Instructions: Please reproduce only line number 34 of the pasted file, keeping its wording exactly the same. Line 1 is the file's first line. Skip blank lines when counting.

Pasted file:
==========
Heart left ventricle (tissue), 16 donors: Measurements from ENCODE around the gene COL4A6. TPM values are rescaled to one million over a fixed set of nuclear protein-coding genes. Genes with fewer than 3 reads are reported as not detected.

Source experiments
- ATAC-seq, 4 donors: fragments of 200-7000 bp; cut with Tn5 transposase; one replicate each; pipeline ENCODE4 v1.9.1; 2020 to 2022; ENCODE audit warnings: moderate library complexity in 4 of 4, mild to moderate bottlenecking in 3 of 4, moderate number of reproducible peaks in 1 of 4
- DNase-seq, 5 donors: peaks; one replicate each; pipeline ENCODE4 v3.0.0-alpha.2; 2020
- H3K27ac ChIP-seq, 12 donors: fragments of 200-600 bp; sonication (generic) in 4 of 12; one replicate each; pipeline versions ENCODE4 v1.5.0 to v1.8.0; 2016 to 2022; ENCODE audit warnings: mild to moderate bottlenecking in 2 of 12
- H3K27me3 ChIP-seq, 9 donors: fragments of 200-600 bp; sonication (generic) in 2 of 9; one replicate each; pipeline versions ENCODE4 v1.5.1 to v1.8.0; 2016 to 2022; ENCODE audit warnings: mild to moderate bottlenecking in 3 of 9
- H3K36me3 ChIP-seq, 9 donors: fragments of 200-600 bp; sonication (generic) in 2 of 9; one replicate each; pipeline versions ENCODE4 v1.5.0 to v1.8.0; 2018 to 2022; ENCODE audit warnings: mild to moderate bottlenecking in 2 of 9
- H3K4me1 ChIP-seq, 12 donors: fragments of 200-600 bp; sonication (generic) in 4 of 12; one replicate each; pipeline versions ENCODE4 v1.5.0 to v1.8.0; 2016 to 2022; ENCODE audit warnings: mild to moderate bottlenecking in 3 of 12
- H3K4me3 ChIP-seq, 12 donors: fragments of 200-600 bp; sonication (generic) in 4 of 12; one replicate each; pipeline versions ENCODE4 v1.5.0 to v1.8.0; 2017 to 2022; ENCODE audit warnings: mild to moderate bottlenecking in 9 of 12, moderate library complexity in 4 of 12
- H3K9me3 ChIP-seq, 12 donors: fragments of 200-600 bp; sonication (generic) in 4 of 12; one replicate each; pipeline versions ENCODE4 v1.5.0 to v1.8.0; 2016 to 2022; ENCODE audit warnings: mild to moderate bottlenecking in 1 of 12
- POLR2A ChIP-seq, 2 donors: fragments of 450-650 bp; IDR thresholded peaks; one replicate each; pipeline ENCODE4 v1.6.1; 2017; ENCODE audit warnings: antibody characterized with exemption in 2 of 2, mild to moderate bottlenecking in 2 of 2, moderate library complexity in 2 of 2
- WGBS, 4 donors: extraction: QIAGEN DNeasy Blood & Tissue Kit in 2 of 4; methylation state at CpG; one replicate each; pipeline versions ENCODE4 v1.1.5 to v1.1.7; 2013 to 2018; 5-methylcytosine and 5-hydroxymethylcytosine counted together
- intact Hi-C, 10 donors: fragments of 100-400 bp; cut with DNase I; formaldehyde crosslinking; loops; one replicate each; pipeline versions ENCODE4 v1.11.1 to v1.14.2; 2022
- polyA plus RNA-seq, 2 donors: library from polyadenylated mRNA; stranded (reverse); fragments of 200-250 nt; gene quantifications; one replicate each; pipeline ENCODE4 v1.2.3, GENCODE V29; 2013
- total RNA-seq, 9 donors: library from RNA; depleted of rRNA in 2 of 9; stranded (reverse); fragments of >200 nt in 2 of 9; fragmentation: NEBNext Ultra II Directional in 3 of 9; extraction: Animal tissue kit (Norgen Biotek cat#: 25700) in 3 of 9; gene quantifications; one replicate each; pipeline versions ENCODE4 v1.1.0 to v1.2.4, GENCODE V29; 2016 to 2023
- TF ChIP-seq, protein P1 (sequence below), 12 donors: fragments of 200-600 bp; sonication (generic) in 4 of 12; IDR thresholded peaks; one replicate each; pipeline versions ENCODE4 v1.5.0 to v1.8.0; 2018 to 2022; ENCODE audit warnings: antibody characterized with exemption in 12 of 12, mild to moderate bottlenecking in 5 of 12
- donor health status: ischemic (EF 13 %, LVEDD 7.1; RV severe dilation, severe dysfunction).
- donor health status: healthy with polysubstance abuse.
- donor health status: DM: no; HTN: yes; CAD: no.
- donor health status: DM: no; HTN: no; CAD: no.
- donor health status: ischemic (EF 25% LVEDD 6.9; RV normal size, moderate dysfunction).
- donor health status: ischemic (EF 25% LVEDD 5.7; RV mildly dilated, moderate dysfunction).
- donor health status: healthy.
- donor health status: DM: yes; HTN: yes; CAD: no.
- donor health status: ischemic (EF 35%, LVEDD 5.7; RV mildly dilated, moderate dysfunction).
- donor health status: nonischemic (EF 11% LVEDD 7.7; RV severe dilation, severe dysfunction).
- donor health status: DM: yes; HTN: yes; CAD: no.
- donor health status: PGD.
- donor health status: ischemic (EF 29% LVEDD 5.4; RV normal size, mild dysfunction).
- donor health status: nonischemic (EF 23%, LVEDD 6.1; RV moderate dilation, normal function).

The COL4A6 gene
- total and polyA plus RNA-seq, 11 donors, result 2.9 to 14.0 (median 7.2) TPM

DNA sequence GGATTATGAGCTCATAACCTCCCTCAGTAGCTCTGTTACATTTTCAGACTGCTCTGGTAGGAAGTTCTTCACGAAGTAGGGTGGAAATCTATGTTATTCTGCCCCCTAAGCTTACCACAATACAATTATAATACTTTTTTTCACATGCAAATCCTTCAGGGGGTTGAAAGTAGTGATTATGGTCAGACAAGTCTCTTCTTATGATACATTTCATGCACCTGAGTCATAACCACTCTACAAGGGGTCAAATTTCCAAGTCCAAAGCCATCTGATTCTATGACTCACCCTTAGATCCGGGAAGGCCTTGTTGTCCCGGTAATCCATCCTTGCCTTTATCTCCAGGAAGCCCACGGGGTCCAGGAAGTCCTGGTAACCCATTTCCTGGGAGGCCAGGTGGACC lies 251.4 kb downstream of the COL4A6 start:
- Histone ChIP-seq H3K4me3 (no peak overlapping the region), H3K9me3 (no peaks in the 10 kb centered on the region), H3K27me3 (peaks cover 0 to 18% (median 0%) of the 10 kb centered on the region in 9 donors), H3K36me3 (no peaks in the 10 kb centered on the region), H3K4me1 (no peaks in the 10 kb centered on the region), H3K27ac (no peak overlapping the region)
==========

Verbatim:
- Histone ChIP-seq H3K4me3 (no peak overlapping the region), H3K9me3 (no peaks in the 10 kb centered on the region), H3K27me3 (peaks cover 0 to 18% (median 0%) of the 10 kb centered on the region in 9 donors), H3K36me3 (no peaks in the 10 kb centered on the region), H3K4me1 (no peaks in the 10 kb centered on the region), H3K27ac (no peak overlapping the region)